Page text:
Should There Be a Carbon Subsidy?

Increased Carbon Dioxide May Be Generating Social Benefits

JULY 01, 1998 by ROY CORDATO

The Clinton administration has committed the United States to a massive reduction in the use of energy. That is the implication of its signing the United Nations Global Climate Treaty in Kyoto, Japan. If the Senate approves, we will have to reduce carbon dioxide (CO2) emissions drastically CO2 is emitted naturally, of course, by everything from erupting volcanoes to exhaling people and animals. Indeed, without it there could be no human or plant life. The alleged problem is that, because of the burning of carbon-based fuels such as coal and oil, “too much” CO2 is being emitted. According to some, this will cause excessive amounts of heat to be trapped in the earth’s atmosphere and ultimately (50 to 100 years from now) lead to “global warming.” This warming could have certain harmful side effects, including increased flooding and droughts, rising sea levels, and even melting of the polar icecaps.

These predictions, accepted as gospel by the United Nations and the Clinton administration, if not by the scientific community, have led to the signing of the Kyoto agreement. If the U.S. Senate were to ratify this treaty, massive new taxes on the use of coal and oil—”carbon taxes”—would be required. Americans would be forced to reduce their use of these fuels by about 25 percent over the next ten years.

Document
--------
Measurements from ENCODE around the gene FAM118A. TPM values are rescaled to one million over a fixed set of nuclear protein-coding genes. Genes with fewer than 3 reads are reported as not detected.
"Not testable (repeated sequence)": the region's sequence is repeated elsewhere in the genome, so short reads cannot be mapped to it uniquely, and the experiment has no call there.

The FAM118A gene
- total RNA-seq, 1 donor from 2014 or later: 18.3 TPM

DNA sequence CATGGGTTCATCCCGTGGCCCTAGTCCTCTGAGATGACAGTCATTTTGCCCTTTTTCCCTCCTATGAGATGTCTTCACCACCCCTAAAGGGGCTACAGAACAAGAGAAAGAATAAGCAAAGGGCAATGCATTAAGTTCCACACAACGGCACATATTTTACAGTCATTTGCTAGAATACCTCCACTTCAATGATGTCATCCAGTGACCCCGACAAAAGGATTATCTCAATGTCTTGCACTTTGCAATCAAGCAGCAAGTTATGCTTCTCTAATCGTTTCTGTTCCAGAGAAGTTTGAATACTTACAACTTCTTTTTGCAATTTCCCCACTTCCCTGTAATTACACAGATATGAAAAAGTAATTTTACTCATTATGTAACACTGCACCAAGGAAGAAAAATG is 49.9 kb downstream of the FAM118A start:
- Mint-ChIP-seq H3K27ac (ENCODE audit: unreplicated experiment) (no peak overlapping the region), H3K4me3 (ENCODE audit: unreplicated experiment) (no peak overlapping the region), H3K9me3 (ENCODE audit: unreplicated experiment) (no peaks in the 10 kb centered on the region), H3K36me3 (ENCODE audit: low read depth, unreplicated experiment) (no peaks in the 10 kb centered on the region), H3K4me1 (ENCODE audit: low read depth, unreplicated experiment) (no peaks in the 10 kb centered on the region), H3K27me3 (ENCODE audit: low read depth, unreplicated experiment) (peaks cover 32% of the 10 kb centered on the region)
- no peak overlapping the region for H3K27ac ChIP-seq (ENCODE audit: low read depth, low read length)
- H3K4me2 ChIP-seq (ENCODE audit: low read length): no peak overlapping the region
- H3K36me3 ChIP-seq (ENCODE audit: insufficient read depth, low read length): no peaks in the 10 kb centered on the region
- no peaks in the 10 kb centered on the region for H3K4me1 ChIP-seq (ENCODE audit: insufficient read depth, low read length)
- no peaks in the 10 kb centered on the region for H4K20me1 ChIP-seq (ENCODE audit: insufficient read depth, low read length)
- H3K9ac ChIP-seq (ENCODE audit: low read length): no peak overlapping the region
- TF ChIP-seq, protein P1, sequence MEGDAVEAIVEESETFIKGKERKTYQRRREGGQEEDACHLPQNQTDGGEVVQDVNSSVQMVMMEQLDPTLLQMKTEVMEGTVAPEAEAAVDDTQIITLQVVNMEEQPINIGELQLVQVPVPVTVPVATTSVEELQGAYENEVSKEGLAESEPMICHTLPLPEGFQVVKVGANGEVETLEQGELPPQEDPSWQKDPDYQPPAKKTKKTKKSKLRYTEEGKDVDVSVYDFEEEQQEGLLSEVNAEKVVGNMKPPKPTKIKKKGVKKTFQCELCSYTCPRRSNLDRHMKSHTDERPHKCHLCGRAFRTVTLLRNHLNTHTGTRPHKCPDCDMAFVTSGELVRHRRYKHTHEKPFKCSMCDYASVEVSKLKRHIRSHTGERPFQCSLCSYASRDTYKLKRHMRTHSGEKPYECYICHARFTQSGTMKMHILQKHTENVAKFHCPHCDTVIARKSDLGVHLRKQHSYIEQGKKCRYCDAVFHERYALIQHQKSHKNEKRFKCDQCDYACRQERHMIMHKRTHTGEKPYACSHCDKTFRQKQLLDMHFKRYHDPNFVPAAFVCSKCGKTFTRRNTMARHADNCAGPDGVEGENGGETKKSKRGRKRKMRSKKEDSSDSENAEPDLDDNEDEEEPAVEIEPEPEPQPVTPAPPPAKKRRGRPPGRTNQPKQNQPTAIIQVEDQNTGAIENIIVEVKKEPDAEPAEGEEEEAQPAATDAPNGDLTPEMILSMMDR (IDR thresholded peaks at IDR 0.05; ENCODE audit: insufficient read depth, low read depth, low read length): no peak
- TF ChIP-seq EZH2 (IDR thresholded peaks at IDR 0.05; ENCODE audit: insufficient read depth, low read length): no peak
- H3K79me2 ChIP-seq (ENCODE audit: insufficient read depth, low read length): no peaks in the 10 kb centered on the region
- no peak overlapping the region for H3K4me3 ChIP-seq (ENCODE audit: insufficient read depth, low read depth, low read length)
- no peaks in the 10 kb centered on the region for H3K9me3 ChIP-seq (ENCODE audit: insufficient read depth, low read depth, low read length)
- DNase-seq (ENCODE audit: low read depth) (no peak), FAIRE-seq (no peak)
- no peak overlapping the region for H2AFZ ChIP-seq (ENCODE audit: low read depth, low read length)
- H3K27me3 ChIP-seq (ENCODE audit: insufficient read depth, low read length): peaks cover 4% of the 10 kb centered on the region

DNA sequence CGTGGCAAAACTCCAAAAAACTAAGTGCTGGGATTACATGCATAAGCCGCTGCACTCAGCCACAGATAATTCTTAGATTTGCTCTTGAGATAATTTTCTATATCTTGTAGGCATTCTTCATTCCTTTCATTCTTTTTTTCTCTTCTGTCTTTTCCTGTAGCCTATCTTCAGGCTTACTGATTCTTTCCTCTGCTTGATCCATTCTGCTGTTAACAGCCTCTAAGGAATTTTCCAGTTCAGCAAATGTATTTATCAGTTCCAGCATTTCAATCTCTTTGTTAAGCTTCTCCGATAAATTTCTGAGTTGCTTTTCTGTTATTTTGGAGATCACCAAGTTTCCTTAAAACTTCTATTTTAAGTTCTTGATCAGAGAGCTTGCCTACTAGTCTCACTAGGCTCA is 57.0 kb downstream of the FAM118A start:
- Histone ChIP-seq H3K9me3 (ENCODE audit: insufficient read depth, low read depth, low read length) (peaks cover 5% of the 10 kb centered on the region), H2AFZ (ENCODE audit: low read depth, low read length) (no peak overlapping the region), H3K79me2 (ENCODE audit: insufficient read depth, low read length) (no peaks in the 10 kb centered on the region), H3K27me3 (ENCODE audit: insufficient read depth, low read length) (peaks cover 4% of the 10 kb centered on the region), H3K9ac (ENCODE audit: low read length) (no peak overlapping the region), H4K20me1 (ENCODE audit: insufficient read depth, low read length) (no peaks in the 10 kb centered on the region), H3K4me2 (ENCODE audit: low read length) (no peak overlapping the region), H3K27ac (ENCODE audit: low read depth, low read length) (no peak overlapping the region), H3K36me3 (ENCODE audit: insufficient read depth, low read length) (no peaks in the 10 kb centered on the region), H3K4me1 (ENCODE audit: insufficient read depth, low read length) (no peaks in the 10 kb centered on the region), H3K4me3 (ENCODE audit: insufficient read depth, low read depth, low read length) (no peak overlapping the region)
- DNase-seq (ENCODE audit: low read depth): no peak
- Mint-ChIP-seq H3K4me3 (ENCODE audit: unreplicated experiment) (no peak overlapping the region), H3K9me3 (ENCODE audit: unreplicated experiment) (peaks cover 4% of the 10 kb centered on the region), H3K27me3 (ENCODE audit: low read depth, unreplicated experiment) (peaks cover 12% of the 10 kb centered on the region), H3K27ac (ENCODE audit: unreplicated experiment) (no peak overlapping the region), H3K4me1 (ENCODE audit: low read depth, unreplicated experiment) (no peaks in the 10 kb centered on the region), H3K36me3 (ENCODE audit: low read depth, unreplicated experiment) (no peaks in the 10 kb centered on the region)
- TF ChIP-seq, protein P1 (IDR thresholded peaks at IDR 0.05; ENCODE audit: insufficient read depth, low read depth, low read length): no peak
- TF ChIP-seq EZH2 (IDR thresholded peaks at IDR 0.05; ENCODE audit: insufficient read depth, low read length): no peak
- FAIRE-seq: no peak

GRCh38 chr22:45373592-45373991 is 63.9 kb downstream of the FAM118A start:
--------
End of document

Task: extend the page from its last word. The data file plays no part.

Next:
These new taxes, which, according to some estimates, could more than triple the producer price of coal and double the producer price of oil and gas, are defended on grounds they will allegedly generate “net benefits” for society. Proponents say the future harms that will be avoided will outweigh the problems and dislocations that these higher prices would cause. As the World Resource Institute states in one of its studies, “the justification for a carbon tax is that the benefits are worth the costs.” This is a direct application of the economic theory of “externalities,” which suggests that when a production process generates harmful effects on society, a tax on that process can enhance social welfare.

In the case of carbon dioxide, there is a complication. The costs-benefit calculus may be turned on its head. According to many scientists, increased levels of CO2 are generating unintended benefits for society. Furthermore, these are tangible benefits that are occurring now, as opposed to the costs of global warming, which are highly speculative and not expected to occur, if at all, until well into the next century. As was recently reported in Science, the journal of the American Association for the Advancement of Science, “many climate experts caution that it is not at all clear yet that human activities have begun to warm the planet—or how bad greenhouse warming will be.”

On the other hand, CO2 generally provides great benefits for the earth and mankind, This we know with certainty. Elizabeth Cullota, writing in the May 1995 issue of Science, points out that “CO2 is more than a greenhouse gas–it’s also an essential nutrient for vegetation, an aerial fertilizer providing the carbon that plants use to make sugars, carbohydrates, and the other compounds they need to live.” She concludes that “in the agricultural realm, experimental evidence suggests that higher CO2 concentrations may be a boon, helping many crops grow faster and yield more.” According to a Duke University study cited by Cullota, as much as 10 percent of the increased crop yields over the last 100 years have come from higher levels of atmospheric CO2.